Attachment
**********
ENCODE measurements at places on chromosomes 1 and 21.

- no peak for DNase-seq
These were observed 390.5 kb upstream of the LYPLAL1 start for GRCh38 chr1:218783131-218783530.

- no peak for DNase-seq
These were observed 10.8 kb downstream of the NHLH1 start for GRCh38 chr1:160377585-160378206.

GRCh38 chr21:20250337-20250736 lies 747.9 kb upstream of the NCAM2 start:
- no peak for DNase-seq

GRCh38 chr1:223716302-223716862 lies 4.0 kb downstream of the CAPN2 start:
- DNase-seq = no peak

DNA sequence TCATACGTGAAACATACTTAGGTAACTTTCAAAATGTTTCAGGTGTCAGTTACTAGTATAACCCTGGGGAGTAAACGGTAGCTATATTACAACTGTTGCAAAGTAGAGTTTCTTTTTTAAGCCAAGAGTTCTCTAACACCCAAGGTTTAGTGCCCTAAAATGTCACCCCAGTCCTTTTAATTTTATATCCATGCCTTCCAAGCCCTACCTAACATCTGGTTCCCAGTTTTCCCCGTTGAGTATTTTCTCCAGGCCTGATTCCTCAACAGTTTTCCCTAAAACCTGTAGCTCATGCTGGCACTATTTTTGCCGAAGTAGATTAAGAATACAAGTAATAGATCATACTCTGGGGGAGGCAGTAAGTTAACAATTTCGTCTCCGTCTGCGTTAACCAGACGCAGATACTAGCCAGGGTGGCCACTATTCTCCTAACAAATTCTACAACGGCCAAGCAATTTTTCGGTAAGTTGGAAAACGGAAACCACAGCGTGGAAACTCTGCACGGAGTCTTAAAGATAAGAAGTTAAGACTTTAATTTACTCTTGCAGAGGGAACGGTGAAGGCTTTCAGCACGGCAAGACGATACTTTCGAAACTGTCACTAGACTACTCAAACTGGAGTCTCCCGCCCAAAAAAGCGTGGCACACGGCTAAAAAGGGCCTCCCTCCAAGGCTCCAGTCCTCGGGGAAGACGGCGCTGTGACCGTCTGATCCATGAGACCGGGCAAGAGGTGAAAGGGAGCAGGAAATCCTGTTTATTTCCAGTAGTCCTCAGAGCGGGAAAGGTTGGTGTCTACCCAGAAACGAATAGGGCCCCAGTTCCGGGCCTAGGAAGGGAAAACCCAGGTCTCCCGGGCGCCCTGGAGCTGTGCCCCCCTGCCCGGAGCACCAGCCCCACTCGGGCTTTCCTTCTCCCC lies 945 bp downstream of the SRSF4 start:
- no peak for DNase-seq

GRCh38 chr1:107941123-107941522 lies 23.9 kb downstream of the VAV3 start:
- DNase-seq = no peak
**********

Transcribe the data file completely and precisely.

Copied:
ENCODE measurements at places on chromosomes 1 and 21.

- no peak for DNase-seq
These were observed 390.5 kb upstream of the LYPLAL1 start for GRCh38 chr1:218783131-218783530.

- no peak for DNase-seq
These were observed 10.8 kb downstream of the NHLH1 start for GRCh38 chr1:160377585-160378206.

GRCh38 chr21:20250337-20250736 lies 747.9 kb upstream of the NCAM2 start:
- no peak for DNase-seq

GRCh38 chr1:223716302-223716862 lies 4.0 kb downstream of the CAPN2 start:
- DNase-seq = no peak

DNA sequence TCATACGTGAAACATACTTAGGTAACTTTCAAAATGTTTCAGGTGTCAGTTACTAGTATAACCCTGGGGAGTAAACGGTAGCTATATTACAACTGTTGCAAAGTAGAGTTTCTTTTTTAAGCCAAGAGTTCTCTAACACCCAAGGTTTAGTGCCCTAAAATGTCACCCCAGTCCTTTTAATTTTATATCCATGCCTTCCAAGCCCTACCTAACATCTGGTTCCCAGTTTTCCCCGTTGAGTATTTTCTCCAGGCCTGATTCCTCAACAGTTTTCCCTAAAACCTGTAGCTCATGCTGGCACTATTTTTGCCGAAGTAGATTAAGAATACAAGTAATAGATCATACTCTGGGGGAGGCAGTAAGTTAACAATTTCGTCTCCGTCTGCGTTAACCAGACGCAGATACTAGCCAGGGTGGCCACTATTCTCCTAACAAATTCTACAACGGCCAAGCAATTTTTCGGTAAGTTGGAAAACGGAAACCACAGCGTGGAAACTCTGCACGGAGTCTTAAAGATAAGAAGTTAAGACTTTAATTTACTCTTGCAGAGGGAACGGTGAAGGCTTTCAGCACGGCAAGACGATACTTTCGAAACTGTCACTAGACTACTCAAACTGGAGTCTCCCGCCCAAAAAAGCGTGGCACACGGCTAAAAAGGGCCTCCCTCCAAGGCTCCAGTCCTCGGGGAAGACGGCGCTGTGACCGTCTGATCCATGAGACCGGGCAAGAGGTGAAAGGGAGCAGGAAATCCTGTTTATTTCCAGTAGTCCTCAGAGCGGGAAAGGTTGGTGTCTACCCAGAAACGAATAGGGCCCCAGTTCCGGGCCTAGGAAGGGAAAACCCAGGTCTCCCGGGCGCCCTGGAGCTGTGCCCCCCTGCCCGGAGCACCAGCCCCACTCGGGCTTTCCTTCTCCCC lies 945 bp downstream of the SRSF4 start:
- no peak for DNase-seq

GRCh38 chr1:107941123-107941522 lies 23.9 kb downstream of the VAV3 start:
- DNase-seq = no peak